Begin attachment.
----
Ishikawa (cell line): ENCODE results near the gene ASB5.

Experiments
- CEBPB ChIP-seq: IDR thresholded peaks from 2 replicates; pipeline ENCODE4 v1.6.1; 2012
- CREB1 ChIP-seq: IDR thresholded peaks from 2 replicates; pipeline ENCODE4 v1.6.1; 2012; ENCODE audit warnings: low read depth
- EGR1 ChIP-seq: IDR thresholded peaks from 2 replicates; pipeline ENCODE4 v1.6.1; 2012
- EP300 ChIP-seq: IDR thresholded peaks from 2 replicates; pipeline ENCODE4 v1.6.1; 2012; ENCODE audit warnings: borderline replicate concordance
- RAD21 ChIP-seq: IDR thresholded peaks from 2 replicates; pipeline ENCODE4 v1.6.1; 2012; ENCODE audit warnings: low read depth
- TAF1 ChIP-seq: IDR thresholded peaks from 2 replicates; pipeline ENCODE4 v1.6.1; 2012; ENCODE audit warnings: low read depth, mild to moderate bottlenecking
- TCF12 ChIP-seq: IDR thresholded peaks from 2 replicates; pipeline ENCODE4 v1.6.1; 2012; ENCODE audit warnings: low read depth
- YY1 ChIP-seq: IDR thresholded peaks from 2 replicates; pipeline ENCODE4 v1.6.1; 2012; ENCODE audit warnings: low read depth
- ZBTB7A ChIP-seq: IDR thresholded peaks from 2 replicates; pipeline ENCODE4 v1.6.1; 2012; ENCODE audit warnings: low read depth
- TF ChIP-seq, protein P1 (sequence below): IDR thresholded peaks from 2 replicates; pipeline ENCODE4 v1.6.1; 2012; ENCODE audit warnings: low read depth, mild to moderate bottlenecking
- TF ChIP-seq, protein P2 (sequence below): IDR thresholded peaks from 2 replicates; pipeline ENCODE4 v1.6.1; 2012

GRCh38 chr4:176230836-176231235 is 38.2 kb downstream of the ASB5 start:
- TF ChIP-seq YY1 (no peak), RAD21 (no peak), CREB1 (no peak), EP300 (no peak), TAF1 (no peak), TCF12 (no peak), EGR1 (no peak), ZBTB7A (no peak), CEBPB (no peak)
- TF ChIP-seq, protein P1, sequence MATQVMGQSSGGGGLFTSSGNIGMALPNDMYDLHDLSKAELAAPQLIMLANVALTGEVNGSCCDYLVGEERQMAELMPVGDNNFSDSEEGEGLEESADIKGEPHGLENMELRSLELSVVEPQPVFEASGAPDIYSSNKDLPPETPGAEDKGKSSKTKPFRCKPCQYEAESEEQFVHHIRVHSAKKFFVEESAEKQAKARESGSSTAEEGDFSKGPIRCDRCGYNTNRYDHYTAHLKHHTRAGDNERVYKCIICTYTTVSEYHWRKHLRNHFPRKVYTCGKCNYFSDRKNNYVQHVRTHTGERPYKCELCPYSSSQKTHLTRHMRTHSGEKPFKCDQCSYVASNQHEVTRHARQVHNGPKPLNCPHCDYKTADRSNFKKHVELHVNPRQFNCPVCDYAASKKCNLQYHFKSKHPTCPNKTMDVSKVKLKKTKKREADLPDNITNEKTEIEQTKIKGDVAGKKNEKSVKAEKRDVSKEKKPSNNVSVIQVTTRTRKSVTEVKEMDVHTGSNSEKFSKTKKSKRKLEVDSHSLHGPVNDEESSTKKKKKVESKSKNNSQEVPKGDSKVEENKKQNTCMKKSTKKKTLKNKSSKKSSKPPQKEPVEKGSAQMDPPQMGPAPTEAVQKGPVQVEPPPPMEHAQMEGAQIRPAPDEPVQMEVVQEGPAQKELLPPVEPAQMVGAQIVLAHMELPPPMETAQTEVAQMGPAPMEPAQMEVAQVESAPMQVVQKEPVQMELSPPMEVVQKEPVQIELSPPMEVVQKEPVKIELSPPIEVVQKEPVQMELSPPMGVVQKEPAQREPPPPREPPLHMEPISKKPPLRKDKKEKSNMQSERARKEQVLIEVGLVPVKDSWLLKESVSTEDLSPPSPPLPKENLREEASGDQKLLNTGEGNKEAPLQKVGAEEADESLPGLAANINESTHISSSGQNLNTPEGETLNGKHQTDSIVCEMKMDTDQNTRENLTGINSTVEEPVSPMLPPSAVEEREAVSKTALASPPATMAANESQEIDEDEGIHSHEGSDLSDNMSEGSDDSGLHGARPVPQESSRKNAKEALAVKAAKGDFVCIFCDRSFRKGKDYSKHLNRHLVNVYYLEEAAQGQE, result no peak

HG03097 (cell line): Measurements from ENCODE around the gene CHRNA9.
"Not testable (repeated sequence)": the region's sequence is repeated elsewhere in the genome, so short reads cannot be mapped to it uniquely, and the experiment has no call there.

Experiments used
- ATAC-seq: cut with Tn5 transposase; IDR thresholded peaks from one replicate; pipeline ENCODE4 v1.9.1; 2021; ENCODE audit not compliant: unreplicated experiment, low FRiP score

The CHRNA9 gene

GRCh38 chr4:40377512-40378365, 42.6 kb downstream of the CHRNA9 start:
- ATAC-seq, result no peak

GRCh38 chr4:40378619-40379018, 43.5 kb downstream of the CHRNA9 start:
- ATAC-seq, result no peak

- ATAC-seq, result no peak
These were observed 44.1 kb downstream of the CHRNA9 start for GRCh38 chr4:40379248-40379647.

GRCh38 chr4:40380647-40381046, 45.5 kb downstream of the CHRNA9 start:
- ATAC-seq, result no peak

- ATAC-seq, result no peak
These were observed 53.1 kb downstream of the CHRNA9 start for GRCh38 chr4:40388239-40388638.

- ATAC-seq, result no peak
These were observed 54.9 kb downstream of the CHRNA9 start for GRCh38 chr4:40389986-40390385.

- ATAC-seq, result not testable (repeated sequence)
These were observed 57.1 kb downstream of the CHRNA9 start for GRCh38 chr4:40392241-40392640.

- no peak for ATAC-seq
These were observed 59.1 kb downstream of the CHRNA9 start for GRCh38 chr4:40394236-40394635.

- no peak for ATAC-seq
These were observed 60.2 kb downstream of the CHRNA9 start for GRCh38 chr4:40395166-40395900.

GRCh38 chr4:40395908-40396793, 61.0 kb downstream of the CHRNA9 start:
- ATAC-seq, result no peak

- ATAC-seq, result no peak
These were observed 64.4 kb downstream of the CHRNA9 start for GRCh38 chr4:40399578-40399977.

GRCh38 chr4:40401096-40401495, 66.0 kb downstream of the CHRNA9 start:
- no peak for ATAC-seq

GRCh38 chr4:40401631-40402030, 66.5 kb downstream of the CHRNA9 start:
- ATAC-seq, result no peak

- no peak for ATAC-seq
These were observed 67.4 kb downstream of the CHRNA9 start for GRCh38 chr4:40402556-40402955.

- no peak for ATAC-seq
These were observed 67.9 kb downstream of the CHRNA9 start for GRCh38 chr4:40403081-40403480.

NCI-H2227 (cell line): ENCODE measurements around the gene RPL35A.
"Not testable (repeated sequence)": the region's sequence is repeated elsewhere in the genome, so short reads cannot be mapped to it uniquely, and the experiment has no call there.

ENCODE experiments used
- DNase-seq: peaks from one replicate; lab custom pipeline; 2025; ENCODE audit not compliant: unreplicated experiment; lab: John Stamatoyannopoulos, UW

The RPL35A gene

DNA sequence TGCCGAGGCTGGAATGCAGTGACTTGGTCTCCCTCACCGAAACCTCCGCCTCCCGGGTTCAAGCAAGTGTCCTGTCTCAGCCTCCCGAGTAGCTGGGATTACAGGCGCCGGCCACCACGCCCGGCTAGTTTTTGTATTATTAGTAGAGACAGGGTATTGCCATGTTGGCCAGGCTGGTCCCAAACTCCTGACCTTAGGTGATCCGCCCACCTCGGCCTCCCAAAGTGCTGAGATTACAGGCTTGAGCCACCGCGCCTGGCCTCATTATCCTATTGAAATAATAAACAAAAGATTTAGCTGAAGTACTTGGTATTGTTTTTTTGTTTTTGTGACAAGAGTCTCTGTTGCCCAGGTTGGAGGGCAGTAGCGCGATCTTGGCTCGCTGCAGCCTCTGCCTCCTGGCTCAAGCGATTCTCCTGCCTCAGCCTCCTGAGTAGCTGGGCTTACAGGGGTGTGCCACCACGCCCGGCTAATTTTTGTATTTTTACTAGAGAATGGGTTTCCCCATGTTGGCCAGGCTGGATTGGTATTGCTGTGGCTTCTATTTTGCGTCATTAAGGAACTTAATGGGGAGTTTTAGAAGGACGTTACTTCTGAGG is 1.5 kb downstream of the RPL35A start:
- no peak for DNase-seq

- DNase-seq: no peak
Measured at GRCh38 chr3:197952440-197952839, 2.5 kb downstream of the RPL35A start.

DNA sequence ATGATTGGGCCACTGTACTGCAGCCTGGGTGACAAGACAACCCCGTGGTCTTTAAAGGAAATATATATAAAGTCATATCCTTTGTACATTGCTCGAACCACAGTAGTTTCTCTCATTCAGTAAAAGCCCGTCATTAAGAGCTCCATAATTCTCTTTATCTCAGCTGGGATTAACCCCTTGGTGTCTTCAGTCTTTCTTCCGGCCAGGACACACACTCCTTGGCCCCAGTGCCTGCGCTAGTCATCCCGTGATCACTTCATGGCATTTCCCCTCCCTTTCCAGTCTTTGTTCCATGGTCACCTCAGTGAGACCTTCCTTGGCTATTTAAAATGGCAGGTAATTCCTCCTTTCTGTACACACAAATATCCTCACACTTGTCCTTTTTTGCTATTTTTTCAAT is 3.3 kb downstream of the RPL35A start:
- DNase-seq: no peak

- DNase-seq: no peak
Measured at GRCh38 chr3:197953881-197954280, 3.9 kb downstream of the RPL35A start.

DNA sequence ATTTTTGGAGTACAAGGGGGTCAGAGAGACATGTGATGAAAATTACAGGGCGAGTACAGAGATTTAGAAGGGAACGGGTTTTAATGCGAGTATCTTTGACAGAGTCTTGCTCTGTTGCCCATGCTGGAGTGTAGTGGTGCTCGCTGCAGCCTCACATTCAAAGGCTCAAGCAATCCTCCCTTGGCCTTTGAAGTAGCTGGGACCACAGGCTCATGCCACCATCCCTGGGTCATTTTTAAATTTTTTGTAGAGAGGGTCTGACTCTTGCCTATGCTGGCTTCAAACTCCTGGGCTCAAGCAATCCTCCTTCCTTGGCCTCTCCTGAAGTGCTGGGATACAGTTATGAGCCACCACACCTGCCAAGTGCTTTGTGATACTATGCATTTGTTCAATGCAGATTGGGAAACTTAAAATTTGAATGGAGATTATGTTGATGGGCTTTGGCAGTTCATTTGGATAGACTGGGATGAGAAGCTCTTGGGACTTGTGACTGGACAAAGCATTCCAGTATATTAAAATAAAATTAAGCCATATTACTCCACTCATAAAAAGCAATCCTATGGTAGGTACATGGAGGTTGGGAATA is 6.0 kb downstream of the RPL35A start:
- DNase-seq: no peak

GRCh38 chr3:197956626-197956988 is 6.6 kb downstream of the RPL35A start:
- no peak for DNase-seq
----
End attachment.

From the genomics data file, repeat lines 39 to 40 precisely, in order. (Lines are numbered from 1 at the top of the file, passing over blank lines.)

These were observed 60.2 kb downstream of the CHRNA9 start for GRCh38 chr4:40395166-40395900.

GRCh38 chr4:40395908-40396793, 61.0 kb downstream of the CHRNA9 start: